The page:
We Augustinians take our name and our spirit from St. Augustine of Hippo. (Hippo is in present-day Algeria). Early church monk, bishop, and theologian, he lived from 354 to 430 A.D., a time of challenge and change for Christianity. Brilliant, articulate, successful; he was well on his way to achieving fame and fortune when he realized there was something terribly absent from his life — God, and real happiness.
“How lovely I suddenly found it to be free from the loveliness of those vanities, so that now it was a joy to renounce what I had been so afraid to lose.” The Confessions of St. Augustine, Book Nine, Chapter One. In his early thirties he found himself able to discern that God had always been with him but he had been unable to admit God into his life.
He chose to dedicate himself totally to God and gathered around him like-minded friends to live a life of Gospel dedication and community witness. The local church of Hippo called him to public service in the Church as a bishop. He responded to the challenges presented to the Church at that time by preaching and writing letters in response: much as St. Paul did to the infant church as it began its still-growing expansion. Religious communities in the area of Tuscany, in Italy, adopted the Rule of Augustine. Still existent monasteries, as well as ruins, are in that area of Italy.
The Augustinians were called into existence by Pope Innocent IV in the 13th Century and from that moment on have sought to follow in the footsteps of Augustine. From the very beginning the church asked the Augustinians to be an “apostolic fraternity.” Like St. Augustine they were to be known for their gospel-inspired service to others and for their living witness of fraternity and community centered in God. Throughout the course of the centuries preaching, teaching, and missionary endeavors have been the heart of the Augustinians’ labors. This striving to follow the Gospel call after the example of St. Augustine has produced outstanding models of holiness: St. Nicholas of Tolentine – preacher and healer; St. Clare of Montefalco – mystic; St. Rita of Cascia – wife, mother, and contemplative; St. Thomas of Villanova – bishop and reformer. This list could go on. Today the Augustinians are in every part of globe. Communities of men and women striving to be “one heart and one mind intent upon God.”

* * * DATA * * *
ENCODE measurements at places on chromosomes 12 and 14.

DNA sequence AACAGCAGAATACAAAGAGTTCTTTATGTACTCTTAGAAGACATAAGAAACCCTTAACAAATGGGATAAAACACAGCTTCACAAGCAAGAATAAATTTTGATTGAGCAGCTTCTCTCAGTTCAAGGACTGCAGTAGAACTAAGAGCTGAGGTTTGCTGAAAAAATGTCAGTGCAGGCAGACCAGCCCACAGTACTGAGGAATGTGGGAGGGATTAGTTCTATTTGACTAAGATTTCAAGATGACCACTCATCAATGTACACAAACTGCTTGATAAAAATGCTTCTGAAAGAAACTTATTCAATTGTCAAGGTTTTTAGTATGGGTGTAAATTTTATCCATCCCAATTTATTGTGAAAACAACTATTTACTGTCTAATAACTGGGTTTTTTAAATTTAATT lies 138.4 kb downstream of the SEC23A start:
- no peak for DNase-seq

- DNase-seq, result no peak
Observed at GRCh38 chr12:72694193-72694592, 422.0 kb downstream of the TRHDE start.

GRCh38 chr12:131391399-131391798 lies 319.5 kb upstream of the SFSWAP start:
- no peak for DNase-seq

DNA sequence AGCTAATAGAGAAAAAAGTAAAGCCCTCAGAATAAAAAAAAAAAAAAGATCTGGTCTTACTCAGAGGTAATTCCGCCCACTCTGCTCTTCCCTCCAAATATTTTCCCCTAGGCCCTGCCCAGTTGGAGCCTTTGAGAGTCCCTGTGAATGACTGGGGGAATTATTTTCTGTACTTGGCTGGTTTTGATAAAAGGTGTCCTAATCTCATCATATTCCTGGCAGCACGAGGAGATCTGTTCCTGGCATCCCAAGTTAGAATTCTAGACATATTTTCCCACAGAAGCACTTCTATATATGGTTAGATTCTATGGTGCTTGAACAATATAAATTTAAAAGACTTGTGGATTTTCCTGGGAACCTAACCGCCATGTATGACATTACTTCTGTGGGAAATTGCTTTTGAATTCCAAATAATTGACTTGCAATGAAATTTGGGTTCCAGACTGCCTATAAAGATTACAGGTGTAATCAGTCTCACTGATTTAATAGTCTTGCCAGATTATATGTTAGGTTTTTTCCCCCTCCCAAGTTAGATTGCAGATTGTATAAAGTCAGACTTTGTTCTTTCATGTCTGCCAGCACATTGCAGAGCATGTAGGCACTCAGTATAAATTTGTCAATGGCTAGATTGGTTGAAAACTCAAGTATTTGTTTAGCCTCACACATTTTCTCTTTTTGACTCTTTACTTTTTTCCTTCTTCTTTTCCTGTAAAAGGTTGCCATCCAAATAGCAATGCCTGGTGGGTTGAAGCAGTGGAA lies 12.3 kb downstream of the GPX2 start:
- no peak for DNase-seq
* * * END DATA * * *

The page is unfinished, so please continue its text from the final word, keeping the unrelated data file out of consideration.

In 1795 the Augustinians came to the then, young United States of America, to engage in pastoral work among a scattered and minority Catholic faith. From these modest beginnings on the East coast, the Augustinians in America firmly established themselves extending from Lawrence, Massachusetts to San Diego, California and British Columbia to Florida, with missionary activity in Peru and Japan. The Augustinians have three Provinces in the United States and Canada: The Villanova Province on the east coast, Our Mother of Good Counsel Province centered in Chicago, IL which includes the Canadian Province, and ourselves, the Province of St. Augustine, on the west coast.